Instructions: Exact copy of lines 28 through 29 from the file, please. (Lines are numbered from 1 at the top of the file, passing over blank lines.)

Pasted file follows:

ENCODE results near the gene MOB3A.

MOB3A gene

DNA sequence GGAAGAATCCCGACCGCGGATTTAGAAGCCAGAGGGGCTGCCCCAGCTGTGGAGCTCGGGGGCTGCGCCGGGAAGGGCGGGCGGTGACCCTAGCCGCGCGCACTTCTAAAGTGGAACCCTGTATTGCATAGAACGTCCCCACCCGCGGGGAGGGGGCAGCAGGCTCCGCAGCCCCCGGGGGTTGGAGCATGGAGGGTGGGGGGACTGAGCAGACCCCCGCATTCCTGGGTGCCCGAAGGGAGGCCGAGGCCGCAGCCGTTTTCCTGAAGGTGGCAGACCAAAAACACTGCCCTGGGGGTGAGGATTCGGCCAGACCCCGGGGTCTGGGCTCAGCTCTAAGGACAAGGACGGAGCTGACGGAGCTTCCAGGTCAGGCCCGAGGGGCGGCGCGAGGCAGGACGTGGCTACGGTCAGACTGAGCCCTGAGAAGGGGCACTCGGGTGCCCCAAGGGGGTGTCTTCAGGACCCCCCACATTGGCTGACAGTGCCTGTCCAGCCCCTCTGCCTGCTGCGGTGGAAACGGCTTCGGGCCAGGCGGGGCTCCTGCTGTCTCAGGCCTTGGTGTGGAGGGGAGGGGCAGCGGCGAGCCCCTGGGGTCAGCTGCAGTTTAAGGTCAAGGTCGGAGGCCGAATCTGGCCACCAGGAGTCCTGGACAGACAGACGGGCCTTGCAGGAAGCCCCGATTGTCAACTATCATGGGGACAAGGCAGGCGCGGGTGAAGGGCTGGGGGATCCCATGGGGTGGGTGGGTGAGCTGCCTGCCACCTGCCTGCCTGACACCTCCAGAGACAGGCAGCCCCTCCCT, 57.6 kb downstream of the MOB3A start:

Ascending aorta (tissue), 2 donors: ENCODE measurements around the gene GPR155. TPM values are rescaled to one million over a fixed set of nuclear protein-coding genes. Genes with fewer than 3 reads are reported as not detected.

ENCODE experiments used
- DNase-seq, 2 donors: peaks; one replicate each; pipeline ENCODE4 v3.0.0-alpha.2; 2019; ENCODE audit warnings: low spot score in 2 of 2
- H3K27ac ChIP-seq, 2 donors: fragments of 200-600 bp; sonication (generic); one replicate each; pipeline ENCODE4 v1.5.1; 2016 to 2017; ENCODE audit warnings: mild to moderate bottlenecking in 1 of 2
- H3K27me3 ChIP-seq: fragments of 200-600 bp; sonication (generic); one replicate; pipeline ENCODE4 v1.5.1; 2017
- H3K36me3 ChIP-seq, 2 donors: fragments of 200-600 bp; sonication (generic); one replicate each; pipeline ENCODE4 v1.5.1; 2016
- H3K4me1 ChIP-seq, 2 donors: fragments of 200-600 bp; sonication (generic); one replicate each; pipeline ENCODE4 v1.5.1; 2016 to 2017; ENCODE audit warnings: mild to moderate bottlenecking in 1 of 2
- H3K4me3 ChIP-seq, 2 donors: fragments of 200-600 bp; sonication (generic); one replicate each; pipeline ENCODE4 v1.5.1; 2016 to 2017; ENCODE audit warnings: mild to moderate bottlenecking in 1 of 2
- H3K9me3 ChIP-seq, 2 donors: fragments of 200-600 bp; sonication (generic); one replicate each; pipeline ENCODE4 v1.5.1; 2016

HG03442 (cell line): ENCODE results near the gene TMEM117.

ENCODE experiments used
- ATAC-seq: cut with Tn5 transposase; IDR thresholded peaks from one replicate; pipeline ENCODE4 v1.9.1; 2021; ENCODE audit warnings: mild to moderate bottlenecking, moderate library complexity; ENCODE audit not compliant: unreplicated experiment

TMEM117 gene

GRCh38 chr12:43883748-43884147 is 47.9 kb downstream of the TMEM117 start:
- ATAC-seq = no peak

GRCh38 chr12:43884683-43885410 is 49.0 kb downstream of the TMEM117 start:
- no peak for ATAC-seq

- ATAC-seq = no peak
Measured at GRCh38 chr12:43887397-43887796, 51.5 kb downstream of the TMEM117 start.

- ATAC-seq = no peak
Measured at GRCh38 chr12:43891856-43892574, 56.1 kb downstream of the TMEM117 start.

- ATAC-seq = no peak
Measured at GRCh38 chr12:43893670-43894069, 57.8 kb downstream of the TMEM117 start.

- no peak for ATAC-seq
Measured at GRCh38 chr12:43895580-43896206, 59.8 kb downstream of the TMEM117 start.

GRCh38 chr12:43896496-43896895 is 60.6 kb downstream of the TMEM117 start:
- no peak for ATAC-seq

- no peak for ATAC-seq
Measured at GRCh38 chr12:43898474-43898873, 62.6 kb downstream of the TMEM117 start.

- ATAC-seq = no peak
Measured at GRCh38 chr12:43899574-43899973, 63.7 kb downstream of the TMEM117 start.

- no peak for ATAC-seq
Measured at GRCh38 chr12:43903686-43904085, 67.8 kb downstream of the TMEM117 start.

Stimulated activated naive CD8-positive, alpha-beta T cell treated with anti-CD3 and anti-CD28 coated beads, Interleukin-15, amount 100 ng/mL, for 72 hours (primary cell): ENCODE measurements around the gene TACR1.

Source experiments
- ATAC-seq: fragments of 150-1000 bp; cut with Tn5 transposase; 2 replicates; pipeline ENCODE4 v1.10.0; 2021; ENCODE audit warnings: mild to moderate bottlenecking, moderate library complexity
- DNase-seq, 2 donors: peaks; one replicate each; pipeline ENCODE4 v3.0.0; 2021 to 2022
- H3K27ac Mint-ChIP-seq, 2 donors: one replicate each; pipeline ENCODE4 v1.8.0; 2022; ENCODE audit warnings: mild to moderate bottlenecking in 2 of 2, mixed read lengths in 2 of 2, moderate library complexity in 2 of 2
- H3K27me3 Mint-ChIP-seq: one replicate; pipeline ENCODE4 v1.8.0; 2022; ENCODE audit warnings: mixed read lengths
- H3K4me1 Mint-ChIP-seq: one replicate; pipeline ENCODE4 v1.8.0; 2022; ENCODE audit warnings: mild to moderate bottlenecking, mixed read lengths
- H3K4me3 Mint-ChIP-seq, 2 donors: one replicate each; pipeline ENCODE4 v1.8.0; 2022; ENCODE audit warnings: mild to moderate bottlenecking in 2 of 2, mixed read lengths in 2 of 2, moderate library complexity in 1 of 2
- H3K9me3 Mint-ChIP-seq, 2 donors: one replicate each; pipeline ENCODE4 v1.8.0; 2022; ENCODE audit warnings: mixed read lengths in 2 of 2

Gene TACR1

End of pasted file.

Measured at GRCh38 chr12:43895580-43896206, 59.8 kb downstream of the TMEM117 start.

GRCh38 chr12:43896496-43896895 is 60.6 kb downstream of the TMEM117 start: